Rejected loads and ownership

    Seller not responding to rejections

    The Problem: Seller not responding to rejections.
    The Key Point: Title to the product automatically reverts to the seller following an effective rejection.
    The Solution: Persistent and clear written communication.

    QUESTION: We are a distributor based in the Midwest. We’re looking to tighten our procedures for handling rejections. Specifically, we’re having problems with one of our shippers refusing to take ownership of rejected loads. When we call or email [about] the rejection, there are times when we can’t get anyone to take our call or respond to our email. In the meantime, we have the truck we hired looking to us for instructions on where to take the load. What is the recommended approach in this situation?

    ANSWER:
    Before discussing the approach we would recommend, it may be helpful to review some fundamental points regarding rejections.

    First, when a buyer “effectively” rejects a shipment, title to the product automatically reverts to the seller; therefore, following an effective rejection, the seller cannot refuse to take ownership of the product, even if the seller does not believe the product failed to comply with the sales agreement.

    An effective rejection, per PACA precedent, is one in which the seller is notified of the rejection in “clear and unmistakable” terms within the timeframe specified by PACA regulation and DRC Trading Standards (e.g., eight hours when a motor carrier tenders delivery with more than two hours remaining during the receiver’s normal operating hours), and before any act of acceptance, such as unloading or diverting the shipment to a different location.

    Of course, an effective rejection may also be a wrongful rejection. That is, the buyer’s rejection may satisfy the requirements for an effective rejection, and therefore cause title to revert to the seller, even when the seller’s product complied with the sales agreement.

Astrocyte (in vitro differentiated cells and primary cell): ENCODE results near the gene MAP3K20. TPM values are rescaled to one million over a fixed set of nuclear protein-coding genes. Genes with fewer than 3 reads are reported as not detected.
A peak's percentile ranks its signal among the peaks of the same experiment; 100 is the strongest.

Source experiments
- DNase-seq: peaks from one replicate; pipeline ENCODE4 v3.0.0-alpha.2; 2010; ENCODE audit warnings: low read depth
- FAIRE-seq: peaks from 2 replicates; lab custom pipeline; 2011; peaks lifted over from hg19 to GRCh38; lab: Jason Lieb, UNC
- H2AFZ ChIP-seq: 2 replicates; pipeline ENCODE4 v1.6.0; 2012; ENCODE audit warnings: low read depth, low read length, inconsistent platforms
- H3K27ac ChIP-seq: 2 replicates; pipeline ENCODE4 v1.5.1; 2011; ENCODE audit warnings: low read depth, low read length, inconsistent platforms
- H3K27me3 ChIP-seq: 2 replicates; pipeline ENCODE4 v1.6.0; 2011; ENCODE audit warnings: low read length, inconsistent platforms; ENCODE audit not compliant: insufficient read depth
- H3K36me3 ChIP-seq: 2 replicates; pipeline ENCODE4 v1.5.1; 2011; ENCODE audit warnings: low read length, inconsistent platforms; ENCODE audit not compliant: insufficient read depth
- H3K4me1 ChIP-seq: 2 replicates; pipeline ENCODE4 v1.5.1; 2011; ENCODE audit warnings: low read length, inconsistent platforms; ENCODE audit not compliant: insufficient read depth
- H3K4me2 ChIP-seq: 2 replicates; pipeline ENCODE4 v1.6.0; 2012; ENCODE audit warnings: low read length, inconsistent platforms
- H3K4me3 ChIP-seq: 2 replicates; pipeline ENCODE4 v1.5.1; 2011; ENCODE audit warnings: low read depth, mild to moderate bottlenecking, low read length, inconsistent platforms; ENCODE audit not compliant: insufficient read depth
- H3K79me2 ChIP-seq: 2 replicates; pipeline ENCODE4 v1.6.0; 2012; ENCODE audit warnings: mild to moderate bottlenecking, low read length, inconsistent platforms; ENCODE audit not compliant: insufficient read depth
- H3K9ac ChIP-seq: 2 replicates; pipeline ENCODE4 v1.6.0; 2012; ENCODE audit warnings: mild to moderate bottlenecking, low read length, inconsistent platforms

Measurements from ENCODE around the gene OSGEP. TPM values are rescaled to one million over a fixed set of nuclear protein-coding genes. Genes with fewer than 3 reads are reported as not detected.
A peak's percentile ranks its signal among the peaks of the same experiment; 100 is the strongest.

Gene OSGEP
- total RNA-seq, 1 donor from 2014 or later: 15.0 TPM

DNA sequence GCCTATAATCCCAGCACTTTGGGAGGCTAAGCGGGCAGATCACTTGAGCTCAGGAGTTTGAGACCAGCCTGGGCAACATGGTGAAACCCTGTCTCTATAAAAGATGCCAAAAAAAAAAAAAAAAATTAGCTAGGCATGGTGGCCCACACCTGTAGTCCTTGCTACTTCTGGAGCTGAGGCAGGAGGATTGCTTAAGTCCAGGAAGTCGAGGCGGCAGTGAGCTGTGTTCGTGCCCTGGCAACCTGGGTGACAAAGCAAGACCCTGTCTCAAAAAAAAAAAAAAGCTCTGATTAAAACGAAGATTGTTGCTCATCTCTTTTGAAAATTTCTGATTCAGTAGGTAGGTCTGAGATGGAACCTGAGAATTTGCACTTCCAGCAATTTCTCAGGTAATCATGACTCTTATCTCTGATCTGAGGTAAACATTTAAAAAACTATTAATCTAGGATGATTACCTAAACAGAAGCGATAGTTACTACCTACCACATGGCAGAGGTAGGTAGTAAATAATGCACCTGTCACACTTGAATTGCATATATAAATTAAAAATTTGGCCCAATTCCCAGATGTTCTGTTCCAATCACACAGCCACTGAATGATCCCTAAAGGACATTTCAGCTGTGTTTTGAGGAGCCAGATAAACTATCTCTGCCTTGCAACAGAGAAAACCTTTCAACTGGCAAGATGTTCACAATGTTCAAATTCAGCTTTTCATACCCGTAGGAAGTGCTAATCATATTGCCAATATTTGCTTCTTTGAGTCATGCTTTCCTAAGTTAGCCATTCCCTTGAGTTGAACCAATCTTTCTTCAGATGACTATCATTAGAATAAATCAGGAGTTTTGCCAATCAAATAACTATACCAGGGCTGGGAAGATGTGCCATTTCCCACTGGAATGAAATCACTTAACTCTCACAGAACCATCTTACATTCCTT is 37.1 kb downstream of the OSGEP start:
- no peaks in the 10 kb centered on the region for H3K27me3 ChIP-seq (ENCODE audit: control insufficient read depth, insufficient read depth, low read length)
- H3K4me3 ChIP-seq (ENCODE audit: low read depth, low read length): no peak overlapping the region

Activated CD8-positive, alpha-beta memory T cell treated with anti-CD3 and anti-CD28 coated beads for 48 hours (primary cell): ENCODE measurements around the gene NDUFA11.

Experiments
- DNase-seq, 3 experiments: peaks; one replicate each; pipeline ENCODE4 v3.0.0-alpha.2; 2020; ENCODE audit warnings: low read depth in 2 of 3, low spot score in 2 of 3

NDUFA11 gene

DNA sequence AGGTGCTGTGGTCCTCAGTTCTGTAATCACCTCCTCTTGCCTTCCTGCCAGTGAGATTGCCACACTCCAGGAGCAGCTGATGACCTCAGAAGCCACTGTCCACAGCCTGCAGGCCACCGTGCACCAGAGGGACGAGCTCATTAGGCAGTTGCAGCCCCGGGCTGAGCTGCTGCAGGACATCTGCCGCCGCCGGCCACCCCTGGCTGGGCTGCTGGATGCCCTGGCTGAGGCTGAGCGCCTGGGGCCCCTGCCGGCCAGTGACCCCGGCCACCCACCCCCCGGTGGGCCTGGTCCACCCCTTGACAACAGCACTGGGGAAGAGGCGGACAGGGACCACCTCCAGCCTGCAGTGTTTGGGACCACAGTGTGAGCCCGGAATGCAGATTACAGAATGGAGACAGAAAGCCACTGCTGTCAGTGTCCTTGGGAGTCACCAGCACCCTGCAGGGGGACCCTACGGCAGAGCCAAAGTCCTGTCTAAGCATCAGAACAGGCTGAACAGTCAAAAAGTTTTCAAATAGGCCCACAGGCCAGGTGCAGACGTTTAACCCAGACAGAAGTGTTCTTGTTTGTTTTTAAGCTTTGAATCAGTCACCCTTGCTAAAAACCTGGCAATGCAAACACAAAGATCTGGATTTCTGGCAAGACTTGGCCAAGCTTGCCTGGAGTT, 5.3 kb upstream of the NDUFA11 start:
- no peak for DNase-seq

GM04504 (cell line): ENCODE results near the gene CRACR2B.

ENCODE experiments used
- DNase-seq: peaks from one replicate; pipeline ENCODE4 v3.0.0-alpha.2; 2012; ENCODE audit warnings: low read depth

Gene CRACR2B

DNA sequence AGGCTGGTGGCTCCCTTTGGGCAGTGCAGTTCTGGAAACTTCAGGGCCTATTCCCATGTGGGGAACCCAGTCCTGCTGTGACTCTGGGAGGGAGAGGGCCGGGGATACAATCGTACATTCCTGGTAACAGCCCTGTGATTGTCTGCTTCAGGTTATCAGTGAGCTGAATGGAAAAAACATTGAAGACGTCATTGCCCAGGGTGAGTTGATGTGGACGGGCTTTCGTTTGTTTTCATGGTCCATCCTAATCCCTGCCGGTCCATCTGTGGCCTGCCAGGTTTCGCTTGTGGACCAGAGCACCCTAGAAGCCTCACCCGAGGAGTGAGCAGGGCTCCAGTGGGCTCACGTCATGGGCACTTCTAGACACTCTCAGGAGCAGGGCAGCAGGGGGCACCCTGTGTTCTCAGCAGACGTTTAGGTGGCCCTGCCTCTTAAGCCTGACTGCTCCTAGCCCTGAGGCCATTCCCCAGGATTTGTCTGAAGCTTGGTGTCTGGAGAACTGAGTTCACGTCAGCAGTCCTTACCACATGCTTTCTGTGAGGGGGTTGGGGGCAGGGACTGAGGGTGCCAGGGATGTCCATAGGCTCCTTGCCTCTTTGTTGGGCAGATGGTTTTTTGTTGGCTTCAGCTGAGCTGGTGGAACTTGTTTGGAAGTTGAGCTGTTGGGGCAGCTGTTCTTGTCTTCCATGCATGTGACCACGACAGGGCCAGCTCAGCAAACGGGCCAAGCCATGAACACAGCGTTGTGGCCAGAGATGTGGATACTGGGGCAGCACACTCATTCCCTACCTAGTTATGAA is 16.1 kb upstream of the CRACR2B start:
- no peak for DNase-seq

When a shipment is wrongfully rejected to the seller, the seller’s recourse (assuming it cannot convince the buyer to reconsider) is to mitigate losses by reselling the product (using reasonable and good faith efforts) and then to recover any shortfall, plus any inspection or redelivery fees incurred, from the buyer.

    With this as background, in situations where product purchased on an f.o.b. basis is effectively rejected, and yet the seller refuses to acknowledge its ownership of the shipment or instruct the carrier as to where it should take the shipment, we offer the following recommendations.

    First, we would recommend documenting repeated communications, by every available means, with the seller (contacting multiple personnel if necessary) over a period of several business hours asking, “Where do you want the carrier to take this shipment?” and notifying the seller that you will be looking to recoup any detention fees charged by the carrier hired as a result of the seller’s delay in moving this product. We would expect this alone to resolve the issue in most cases.

    If, however, the seller remains unresponsive or otherwise refuses to instruct the carrier where to move the product, at some point (which would vary depending on circumstances), we would suggest sending a “Final Notice” to the seller explaining that it appears the seller has abandoned the load, and if it will not instruct the carrier on what to do with the shipment within the next eight (8) hours (for example), then the product will be sent to a third party willing to handle the product for the seller’s account, or, if no consignee can be found, placed in cold storage at the seller’s expense.

    Your questions? Yes, send them in. Legal answers? No, industry knowledgeable answers. If you have questions or would like further information, email tradingassist@bluebookservices.com.


    Doug Nelson is vice president of the Special Services department at Blue Book Services. Nelson previously worked as an investigator for the U.S. Department of Agriculture and as an attorney specializing in commercial litigation.